Tuesday, June 1, 2010
World War II is Long Over — You Can Have Your Coconut Oil Again!
During World War II, the Japanese military occupied the Philippines, Thailand, Malaya and many South Pacific islands, where bloody battles were fought.
The once-plentiful supply of coconut oil was effectively cut off from the United States.
Although coconut oil had been popular both as a cooking oil and ingredient in numerous food products, the occupation continued to interrupt the supply for several long years as the war slowly dragged on.
Enter good old American ingenuity (in this case, not so good for your health).
Manufacturers began to develop alternative sources of cooking oils, and the polyunsaturated oils phase was born. By the time the war was over, there was a lot of money at stake in the promotion of these polyunsaturated vegetable oils.
By the end of the 1950’s, public opinion had turned totally against saturated fats like butter (and coconut oil). Saturated fats were blamed for raising cholesterol, and cholesterol was now viewed as the evil enemy, the culprit responsible for the steep rise in heart disease.
Butter, eggs and coconut oil were out.
The new vegetable oils were in... and erroneously touted as "heart-healthy."
Coconut oil continued to be demonized by the vegetable oil industry throughout the ensuing decades. Adding insult to injury, the soybean industry began to condemn the use of tropical oils, particularly coconut oil.
And I'm sure you realize the reason why — competition... and millions and millions of dollars.
Unfortunately, the tropical oil industry, centered in poorer nations like the Philippines and Indonesia, could not afford to counter the negative propaganda spread by rich American industrial conglomerates.
Science and good health took a back seat to profits, as they have on more than one occasion...
The Hidden Truth About Coconut Oil
The truth about coconut oil is obvious to anyone who has studied the health of those who live in traditional tropical cultures, where coconut has been a nutritious diet staple for thousands of years.
Back in the 1930’s, a dentist named Dr. Weston Price traveled throughout the South Pacific, examining traditional diets and their effect on dental and overall health. He found that those eating diets high in coconut products were healthy and trim, despite the high fat concentration in their diet.
Similarly, in 1981, researchers studied populations of two Polynesian atolls. Coconut was the chief source of caloric energy in both groups. The results, published in the American Journal of Clinical Nutrition, demonstrated that both populations exhibited positive vascular health. There was no evidence that the high saturated fat intake had a harmful effect in these populations.
Coconut Oil – Your Smart Alternative to Those Other Oils
So, now that you have heard the history behind coconut oil's unfortunate "fall from grace", you should also know today's good news: coconut oil is finally beginning to get the respect it deserves as a smart alternative to other oils.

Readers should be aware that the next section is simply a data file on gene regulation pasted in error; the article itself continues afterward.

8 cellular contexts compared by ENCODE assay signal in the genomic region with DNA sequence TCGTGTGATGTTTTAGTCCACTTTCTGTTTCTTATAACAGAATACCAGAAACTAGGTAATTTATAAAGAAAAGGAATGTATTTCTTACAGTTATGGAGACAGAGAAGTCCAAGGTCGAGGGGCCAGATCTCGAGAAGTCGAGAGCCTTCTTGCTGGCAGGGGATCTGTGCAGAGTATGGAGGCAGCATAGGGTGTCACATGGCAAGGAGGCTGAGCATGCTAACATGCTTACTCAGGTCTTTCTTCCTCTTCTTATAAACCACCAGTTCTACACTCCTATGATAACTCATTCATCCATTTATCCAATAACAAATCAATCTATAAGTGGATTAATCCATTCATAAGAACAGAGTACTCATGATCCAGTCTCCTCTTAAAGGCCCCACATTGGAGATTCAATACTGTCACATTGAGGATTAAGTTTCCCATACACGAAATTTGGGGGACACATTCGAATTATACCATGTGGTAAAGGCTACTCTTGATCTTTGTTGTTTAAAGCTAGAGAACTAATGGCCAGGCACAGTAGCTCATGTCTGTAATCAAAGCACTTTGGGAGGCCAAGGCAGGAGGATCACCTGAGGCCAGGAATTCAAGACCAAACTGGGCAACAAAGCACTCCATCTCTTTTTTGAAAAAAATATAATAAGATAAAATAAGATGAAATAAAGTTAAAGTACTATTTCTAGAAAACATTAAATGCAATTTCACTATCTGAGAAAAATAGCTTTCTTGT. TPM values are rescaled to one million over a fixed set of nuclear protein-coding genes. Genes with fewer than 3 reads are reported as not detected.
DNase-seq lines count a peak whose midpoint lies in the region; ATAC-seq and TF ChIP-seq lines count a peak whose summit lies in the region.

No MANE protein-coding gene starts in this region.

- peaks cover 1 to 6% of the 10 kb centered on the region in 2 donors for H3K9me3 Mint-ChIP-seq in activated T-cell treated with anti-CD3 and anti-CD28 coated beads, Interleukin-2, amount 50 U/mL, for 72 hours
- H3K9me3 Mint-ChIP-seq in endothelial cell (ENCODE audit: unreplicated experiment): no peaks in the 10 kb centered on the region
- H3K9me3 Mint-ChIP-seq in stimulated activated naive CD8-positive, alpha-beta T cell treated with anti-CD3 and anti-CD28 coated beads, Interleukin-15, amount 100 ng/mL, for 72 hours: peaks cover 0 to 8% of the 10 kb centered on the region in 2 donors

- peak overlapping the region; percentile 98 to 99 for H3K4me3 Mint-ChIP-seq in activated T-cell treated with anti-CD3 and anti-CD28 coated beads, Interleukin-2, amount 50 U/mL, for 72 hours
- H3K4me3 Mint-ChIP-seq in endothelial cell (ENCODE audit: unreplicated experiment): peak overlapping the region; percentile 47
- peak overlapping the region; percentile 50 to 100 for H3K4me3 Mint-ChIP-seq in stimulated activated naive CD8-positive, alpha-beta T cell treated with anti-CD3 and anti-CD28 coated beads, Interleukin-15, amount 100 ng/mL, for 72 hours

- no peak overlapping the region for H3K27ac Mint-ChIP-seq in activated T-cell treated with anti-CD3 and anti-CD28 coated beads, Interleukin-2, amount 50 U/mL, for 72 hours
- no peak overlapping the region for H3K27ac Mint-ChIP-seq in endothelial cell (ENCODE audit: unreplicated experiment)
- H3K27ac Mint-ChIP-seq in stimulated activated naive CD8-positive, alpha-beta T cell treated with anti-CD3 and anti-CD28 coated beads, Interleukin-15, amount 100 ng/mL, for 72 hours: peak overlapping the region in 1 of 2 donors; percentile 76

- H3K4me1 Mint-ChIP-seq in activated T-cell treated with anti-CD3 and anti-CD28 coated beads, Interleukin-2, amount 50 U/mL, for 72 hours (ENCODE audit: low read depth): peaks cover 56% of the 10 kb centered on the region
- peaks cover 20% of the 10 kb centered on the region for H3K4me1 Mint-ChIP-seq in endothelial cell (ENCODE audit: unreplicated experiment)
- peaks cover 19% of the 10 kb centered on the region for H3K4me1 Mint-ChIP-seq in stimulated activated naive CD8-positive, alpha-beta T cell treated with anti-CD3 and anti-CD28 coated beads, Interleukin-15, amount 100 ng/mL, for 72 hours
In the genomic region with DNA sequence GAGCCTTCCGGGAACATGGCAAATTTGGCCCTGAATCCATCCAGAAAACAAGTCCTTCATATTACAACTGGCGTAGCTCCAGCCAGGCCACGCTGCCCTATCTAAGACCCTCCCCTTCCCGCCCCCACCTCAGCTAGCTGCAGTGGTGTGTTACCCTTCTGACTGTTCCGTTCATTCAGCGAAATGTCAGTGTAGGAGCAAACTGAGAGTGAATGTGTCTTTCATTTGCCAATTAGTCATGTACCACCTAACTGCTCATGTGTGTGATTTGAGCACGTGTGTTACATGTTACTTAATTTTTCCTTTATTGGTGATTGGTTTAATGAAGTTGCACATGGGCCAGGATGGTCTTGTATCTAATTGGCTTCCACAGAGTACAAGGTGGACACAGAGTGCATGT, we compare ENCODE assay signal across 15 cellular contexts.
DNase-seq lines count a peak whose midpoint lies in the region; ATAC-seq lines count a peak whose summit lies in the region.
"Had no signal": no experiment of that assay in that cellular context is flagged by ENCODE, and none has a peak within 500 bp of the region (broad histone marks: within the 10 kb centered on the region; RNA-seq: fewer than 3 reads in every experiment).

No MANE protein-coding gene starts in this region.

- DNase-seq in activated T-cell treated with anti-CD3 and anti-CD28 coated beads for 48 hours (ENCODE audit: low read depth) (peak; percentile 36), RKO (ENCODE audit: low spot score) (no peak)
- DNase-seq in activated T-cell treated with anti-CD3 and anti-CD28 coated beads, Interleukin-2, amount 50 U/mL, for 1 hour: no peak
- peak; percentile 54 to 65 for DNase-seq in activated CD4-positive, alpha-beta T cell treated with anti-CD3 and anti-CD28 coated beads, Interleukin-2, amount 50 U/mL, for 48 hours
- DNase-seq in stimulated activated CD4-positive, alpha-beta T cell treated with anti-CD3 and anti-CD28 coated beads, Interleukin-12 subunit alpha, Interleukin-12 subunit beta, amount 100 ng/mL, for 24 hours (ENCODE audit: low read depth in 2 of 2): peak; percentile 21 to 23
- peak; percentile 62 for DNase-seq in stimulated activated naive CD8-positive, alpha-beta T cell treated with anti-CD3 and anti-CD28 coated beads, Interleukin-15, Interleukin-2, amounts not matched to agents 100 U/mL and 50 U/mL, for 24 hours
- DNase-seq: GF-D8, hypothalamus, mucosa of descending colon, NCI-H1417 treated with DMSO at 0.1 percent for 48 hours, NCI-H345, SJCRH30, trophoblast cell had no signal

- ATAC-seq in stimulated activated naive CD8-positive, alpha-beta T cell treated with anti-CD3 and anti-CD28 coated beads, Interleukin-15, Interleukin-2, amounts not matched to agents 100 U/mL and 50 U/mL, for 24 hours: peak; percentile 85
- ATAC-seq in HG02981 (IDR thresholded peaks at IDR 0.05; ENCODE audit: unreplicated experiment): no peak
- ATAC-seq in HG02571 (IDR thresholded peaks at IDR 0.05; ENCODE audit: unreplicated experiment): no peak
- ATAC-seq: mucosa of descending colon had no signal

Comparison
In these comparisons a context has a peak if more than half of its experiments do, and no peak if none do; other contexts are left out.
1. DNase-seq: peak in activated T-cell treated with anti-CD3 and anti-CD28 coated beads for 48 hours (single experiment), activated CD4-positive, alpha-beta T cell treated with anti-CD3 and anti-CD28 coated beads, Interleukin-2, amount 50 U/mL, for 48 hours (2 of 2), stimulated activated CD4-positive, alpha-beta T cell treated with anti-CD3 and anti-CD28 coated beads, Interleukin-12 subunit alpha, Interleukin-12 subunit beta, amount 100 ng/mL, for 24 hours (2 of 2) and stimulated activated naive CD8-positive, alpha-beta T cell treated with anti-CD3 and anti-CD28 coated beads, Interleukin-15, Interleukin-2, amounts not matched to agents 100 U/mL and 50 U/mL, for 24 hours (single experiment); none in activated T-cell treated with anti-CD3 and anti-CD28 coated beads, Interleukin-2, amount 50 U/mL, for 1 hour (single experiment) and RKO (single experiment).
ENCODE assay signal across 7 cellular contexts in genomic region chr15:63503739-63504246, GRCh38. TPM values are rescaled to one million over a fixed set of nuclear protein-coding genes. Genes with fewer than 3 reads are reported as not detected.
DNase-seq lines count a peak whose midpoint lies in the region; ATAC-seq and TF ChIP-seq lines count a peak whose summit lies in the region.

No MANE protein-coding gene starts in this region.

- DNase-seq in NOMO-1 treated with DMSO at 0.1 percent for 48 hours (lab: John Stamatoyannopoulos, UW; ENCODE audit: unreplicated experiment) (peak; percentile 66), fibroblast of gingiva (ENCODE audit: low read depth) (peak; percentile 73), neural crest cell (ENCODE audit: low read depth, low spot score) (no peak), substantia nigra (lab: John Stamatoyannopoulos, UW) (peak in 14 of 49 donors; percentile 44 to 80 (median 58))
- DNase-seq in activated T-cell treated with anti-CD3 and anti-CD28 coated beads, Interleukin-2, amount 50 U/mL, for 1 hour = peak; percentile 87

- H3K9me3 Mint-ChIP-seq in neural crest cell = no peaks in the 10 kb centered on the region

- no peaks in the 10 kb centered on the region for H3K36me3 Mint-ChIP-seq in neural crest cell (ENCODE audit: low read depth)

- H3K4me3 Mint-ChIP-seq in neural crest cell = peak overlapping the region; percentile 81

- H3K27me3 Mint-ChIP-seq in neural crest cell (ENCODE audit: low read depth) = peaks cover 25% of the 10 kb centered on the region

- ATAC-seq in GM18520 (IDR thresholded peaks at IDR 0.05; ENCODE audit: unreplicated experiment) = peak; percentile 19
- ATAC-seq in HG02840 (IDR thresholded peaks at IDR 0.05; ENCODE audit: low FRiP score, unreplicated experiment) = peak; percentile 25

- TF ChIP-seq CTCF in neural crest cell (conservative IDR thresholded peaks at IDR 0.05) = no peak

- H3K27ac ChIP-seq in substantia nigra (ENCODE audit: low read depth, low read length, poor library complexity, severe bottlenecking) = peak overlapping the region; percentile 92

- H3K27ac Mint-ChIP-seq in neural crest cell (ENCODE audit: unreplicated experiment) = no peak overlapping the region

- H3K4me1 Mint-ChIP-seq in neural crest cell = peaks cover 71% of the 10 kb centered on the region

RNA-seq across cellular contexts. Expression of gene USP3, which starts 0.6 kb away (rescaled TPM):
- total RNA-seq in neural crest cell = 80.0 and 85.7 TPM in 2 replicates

The many benefits of coconut oil are finally reaching the mainstream.
* Promoting your heart health
* Promoting weight loss when and if you need it
* Supporting your immune system health
* Supporting a healthy metabolism
* Providing you with an immediate energy source
* Helping to keep your skin healthy and youthful looking
* Supporting the proper functioning of your thyroid gland
"Coconut oil is transforming my health! Not only am I losing weight, but my skin, hair (damaged with spit ends), and nails (soft and brittle) are healthier. And it didn't take that long. I just put the coconut oil in fruit smoothies in the morning. Imagine what health improvements my body would have if I (and I will) increase my coconut oil intake to cooking with it!
"Also, my biggest health success with coconut oil has been the support it gives to my immune system. I feel less fatigued, I'm sleeping less, and feeling great! Thank you, Dr. Mercola! Bravo!"
-- J Newman from Monterey, CA
Dr Joe Mercola says:
"If you could peek inside my pantry, you would find two oils that I use in food preparation.
The first, extra-virgin olive oil, is a better monounsaturated fat. It works great as a salad dressing.
However, it is not the best oil to cook with. Due to its chemical structure, cooking makes it susceptible to oxidative damage.
And polyunsaturated fats, which include common vegetable oils such as corn, soy, safflower, sunflower and canola, are absolutely the worst oils to use in cooking. These omega-6 oils are highly susceptible to heat damage because of all the double bonds they have.
I strongly urge you to throw out those omega-6 vegetable oils in your cabinets. Why?
Reason #1: Most people believe that frying creates trans fats. That is not the major problem, in my opinion. Although some are created, they are relatively minor. There are FAR more toxic chemicals produced by frying omega-6 oils than trans fats.
Frying destroys the antioxidants in oils and as such oxidizes the oils. This causes cross-linking, cyclization, double-bond shifts, fragmentation and polymerization of oils that cause far more damage than trans fats.
Reason #2: They contribute to the overabundance of omega-6 fats in your diet, and the imbalance of the omega-6 to omega-3 ratio. As you know from my extensive writing on this subject, I believe that excessive consumption of omega-6 fats contributes to many health concerns.
There is only one oil that is stable enough to resist heat-induced damage, while it also helps you promote heart health, maintain normal cholesterol levels and even supports weight loss — coconut oil."
Thank you Dr. Mercola for that sound advice!